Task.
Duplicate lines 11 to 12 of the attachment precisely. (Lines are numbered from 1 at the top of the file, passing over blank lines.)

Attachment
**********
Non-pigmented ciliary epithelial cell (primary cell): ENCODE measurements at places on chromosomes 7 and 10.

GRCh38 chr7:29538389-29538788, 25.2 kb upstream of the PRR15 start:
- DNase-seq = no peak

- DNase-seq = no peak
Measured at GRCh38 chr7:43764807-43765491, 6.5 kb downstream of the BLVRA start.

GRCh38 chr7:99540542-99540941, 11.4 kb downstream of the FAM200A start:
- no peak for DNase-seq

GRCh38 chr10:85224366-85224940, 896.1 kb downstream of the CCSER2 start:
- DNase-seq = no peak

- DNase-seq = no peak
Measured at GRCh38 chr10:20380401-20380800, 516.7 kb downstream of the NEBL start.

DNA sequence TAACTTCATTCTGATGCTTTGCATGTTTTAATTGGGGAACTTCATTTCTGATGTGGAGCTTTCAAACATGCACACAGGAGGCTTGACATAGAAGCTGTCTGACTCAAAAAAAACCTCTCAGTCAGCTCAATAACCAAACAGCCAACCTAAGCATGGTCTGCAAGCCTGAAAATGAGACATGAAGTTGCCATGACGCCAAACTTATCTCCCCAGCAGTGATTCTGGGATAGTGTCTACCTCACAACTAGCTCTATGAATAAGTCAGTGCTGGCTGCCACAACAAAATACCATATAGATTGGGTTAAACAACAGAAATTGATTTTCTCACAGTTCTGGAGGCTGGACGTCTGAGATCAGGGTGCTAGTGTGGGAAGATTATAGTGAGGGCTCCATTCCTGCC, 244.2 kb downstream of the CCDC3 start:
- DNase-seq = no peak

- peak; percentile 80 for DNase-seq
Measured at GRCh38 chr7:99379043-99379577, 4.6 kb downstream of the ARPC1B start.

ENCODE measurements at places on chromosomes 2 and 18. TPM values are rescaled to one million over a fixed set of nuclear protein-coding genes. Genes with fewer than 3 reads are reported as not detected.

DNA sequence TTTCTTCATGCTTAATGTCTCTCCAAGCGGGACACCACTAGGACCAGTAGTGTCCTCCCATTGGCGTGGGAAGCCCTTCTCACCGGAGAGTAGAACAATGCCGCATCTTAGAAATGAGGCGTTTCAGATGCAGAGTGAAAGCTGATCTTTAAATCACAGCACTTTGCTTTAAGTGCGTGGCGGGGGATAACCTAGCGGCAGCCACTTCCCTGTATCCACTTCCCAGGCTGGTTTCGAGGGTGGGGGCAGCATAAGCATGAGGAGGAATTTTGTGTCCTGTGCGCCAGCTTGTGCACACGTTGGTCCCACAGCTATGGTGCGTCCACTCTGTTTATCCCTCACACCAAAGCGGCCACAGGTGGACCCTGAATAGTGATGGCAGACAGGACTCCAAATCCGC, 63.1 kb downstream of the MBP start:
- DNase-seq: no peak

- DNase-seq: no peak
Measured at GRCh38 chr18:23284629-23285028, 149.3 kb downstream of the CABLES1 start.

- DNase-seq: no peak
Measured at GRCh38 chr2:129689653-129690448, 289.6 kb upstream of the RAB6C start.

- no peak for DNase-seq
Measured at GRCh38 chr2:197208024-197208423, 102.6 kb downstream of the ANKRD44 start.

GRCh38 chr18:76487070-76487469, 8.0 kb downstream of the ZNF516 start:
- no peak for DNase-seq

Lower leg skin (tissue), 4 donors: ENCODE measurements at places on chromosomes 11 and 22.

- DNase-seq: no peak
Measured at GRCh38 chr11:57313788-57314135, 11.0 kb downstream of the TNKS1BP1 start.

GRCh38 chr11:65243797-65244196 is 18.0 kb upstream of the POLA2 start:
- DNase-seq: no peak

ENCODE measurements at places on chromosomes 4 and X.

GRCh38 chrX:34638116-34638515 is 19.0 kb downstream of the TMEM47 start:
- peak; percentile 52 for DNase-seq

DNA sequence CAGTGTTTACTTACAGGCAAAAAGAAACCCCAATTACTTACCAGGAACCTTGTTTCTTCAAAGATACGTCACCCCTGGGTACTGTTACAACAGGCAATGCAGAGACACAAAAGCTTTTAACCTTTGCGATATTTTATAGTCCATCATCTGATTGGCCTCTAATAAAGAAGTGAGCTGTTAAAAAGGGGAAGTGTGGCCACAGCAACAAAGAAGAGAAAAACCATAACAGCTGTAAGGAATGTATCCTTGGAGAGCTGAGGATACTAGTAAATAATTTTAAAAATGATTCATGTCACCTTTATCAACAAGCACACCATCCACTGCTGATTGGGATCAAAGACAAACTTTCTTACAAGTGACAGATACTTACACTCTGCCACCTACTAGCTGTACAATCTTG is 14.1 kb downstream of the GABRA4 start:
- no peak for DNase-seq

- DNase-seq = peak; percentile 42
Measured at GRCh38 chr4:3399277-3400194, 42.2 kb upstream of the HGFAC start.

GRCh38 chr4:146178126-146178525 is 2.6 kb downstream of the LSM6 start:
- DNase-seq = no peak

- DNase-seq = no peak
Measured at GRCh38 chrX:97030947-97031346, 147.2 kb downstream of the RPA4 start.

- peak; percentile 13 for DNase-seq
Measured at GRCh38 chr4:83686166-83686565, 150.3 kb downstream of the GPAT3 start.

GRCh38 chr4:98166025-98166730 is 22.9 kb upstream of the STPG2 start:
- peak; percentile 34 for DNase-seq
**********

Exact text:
Measured at GRCh38 chr10:20380401-20380800, 516.7 kb downstream of the NEBL start.

DNA sequence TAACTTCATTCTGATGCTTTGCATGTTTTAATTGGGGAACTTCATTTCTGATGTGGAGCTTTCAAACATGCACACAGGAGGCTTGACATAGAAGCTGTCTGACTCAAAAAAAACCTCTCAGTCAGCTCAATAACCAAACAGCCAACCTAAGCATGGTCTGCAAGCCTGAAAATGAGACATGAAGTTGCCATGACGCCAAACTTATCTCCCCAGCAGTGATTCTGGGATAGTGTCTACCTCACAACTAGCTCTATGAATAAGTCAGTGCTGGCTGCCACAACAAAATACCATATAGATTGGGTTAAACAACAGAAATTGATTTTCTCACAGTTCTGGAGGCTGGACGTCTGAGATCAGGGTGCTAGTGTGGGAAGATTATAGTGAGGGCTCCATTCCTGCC, 244.2 kb downstream of the CCDC3 start: